The corporate vulgarian in charge of the Smithsonian

Louis Proyect lnp3 at panix.com
Mon Apr 30 10:43:14 MDT 2001


NY Times, April 30, 2001

Smithsonian Chief Draws Ire in Making Relics of Old Ways

By ELAINE SCIOLINO

WASHINGTON, April 29 - The scientists at the Smithsonian Institution's
National Museum of Natural History were under orders to be civil, but they
were too angry to obey.

Lawrence M. Small, the director of the Smithsonian, was coming over for a
town hall meeting. But when he turned up in his government-issued,
chauffeur-driven black sedan, he found himself under siege.

One scientist asked Mr. Small if he was trying to "kill research" at the
taxpayer-financed Smithsonian, according to a tape recording of the April
17 meeting made available by one of the scientists who attended. Another
accused him of failing to consult with Smithsonian scientists before
deciding to shut down its world-renowned zoological research center. And a
research assistant told him, "I don't know how you justify being a
nonscientist and yet making huge decisions about science."

When Mr. Small left his job as president of Fannie Mae, the federal
mortgage lending institution, to take over at the Smithsonian 15 months
ago, he was promoted as a Renaissance man determined to transform the
world's largest museum complex into an advanced 21st-century operation. Mr.
Small plays classical flamenco guitar and has created a private museum for
his personal collection of Amazonian birds' feather art. But he is the
first nonacademic and only the second nonscientist to head the institution,
and he does not hold any advanced degree. . .

Mr. Small, who has not relinquished his seats on the boards of Marriott
International or the Chubb Corporation, has also teamed with corporations
to increase the Smithsonian's nongovernmental financing. The partnerships
offer corporations invaluable good will and free advertising. Near the
entrance to the panda exhibition at the zoo, for example, a fake stuffed
panda holds a giant Fuji film sign. And the Smithsonian and Kmart have
started a traveling museum (in a trailer with both the Kmart and
Smithsonian logos) featuring African-American sacred music.

"Corporations are made up of my neighbors and my fellow citizens," Mr.
Small explained. "I don't believe they're inherently evil." Mr. Small is
also determined to eliminate "an archipelago of semiautonomous entities
that has existed for years," a move that could strip the museum and
research-center directors of much of their independence.

Last October, he gave each museum director detailed strategic goals that
would increase fund-raising by dictated percentages per year for the next
three years, sharply increase the identification of potential seven-figure
donors and arrange introductions of dozens of potential donors to Mr. Small.

"Larry believes that if we've got a whole lot of money to raise, we've got
to talk to rich people, and he wants a supply of rich people to talk to,"
said Robert Fri, director of the Museum of Natural History. "It's workable."

But some directors are concerned that museum programs are becoming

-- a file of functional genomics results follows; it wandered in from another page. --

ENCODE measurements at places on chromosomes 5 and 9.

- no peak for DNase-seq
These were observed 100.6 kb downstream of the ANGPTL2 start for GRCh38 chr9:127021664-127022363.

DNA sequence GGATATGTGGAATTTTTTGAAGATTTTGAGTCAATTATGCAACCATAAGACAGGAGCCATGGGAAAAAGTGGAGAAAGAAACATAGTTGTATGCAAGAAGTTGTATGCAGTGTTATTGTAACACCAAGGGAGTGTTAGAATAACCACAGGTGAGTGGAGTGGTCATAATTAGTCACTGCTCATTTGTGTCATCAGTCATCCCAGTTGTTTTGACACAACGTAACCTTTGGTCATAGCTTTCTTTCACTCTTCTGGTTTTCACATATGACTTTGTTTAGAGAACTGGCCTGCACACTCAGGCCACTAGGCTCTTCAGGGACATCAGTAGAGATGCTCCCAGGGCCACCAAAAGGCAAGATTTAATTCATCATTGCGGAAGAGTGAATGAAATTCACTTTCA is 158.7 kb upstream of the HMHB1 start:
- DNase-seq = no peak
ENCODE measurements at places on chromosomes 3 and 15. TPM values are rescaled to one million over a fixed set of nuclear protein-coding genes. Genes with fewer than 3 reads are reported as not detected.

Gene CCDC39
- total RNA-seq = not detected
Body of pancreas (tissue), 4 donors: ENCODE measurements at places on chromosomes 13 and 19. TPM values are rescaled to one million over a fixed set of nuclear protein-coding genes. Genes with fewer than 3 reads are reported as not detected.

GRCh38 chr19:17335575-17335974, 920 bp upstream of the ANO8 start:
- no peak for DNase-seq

money-driven. "To be told that a sum must be raised for its own sake and to
have to devise needs to justify that sum misunderstands the character of a
cultural institution, perhaps especially one with substantial federal
funding," said Milo C. Beach, the director of the Arthur M. Sackler Gallery
and the Freer Gallery of Art, both part of the Smithsonian.

Shortly after taking over, Mr. Small did away with the tradition of holding
monthly meetings with the directors to discuss everything from budgets to
Congress. The directors no longer enjoy unfettered access to Mr. Small's
office, the way they did under his predecessors, and except for urgent
matters, they must report to him through his under secretaries.

Mr. Small's goal-oriented, top- down style is felt in other ways. Last
April, for example, he ordered the National Museum of American History to
create and install a permanent exhibition on the American presidency by
Election Day, allowing seven months for a project that would normally take
years. That required teams of Smithsonian employees to set aside works in
progress, and the early closing of a Woody Guthrie folk music exhibition, a
decision that prompted his daughter Nora Guthrie to accuse Mr. Small in
writing of a breach of contract.

Even members of the Board of Regents have felt Mr. Small's ire. Late last
year at a Regents meeting, Senator Daniel Patrick Moynihan, the New York
Democrat, who was leaving the board as well as the Senate, argued that Mr.
Small's decision to incorporate the Freer Library into the larger
Smithsonian Library violated the Freer's charter. "Larry cut him off in
midsentence," said someone familiar with the meeting. "He was very, very
rude."

Mr. Moynihan was so stunned that he did not deliver parting words of
appreciation, as he had told others he would, for his 14 years on the board.

Mr. Small's critics have also found fault with his private museum of
feather art, which is housed near his home in an apartment where he holds
monthly fund-raising dinners. The collection of arrows, capes, headdresses
and spears was mounted by a husband-wife team of architects rather than
curators and contains no captions to explain what the objects are.

"I asked how the exhibit was organized and was told that the designer
decided what goes with what," said one recent visitor and feather- art
expert. "I suddenly had this sinking feeling that I was looking at
decoration. Amazon feather art was being treated the way one would treat
chair fabric."

Full article: http://www.nytimes.com/2001/04/30/national/30SMIT.html


Louis Proyect
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